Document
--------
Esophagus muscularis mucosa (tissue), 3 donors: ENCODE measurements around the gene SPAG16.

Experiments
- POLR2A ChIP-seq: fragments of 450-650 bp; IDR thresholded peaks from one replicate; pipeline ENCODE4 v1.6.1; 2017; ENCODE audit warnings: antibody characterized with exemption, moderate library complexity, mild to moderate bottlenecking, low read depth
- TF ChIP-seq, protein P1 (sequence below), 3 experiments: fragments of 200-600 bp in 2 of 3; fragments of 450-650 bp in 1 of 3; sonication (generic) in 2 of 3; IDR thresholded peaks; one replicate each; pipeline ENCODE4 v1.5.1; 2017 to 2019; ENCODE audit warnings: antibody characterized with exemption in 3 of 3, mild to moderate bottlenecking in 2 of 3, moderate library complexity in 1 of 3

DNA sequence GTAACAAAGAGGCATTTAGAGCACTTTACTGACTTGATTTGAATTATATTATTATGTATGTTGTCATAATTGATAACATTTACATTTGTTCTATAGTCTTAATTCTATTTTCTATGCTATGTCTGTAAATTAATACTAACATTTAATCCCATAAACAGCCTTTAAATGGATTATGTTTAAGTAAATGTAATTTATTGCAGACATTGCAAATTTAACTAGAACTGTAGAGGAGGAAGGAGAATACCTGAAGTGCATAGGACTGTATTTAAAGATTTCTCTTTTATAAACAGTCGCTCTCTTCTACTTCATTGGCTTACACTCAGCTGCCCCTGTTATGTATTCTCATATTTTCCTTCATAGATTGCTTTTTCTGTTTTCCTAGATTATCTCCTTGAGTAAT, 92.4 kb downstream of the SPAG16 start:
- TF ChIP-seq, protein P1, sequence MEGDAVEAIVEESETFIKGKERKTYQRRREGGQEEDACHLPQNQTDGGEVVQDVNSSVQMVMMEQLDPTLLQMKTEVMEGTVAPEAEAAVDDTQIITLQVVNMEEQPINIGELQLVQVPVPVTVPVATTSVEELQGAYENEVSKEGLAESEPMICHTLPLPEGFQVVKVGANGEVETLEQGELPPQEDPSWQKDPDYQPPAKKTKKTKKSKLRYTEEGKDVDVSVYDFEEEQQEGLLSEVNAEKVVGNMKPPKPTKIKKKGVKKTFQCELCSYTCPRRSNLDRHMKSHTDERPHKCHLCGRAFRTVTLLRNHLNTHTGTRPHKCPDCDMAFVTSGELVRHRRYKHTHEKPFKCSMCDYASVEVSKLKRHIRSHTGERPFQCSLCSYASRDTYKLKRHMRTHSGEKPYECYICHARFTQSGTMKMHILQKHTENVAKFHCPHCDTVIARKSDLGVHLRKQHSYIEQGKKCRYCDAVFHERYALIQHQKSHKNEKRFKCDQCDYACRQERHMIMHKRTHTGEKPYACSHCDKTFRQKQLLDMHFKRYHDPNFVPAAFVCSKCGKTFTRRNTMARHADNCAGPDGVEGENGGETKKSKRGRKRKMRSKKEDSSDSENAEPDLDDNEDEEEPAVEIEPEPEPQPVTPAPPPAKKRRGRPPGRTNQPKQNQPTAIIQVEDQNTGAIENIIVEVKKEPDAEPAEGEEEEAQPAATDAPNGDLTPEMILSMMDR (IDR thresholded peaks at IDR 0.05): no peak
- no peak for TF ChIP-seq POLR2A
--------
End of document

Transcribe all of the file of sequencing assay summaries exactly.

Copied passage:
Esophagus muscularis mucosa (tissue), 3 donors: ENCODE measurements around the gene SPAG16.

Experiments
- POLR2A ChIP-seq: fragments of 450-650 bp; IDR thresholded peaks from one replicate; pipeline ENCODE4 v1.6.1; 2017; ENCODE audit warnings: antibody characterized with exemption, moderate library complexity, mild to moderate bottlenecking, low read depth
- TF ChIP-seq, protein P1 (sequence below), 3 experiments: fragments of 200-600 bp in 2 of 3; fragments of 450-650 bp in 1 of 3; sonication (generic) in 2 of 3; IDR thresholded peaks; one replicate each; pipeline ENCODE4 v1.5.1; 2017 to 2019; ENCODE audit warnings: antibody characterized with exemption in 3 of 3, mild to moderate bottlenecking in 2 of 3, moderate library complexity in 1 of 3

DNA sequence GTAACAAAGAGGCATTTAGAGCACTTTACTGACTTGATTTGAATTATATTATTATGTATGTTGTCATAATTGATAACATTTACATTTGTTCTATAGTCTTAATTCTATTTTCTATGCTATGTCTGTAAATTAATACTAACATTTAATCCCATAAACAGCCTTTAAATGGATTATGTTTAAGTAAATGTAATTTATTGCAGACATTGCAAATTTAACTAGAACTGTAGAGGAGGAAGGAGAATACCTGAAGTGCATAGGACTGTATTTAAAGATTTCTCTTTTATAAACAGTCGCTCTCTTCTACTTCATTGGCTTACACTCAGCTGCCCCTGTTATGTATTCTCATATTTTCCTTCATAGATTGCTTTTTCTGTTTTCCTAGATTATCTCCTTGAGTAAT, 92.4 kb downstream of the SPAG16 start:
- TF ChIP-seq, protein P1, sequence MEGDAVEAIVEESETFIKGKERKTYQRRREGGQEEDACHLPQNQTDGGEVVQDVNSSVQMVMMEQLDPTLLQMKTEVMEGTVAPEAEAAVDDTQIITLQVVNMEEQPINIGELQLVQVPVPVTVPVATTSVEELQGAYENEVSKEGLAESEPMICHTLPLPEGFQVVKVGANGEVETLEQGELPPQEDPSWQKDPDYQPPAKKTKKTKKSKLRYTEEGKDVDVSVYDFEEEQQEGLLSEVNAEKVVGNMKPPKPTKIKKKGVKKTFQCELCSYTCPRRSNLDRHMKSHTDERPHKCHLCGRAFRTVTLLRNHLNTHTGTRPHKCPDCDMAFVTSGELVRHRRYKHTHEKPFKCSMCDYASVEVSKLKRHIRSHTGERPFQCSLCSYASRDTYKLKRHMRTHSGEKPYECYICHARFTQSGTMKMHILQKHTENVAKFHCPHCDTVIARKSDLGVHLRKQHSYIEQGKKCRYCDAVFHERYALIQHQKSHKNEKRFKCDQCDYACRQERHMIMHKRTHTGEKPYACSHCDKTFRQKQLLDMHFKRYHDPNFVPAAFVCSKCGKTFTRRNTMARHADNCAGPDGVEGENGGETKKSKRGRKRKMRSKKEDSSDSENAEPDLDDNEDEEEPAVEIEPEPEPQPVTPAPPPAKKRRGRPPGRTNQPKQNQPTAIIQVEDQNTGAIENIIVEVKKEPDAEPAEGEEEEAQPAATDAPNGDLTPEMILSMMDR (IDR thresholded peaks at IDR 0.05): no peak
- no peak for TF ChIP-seq POLR2A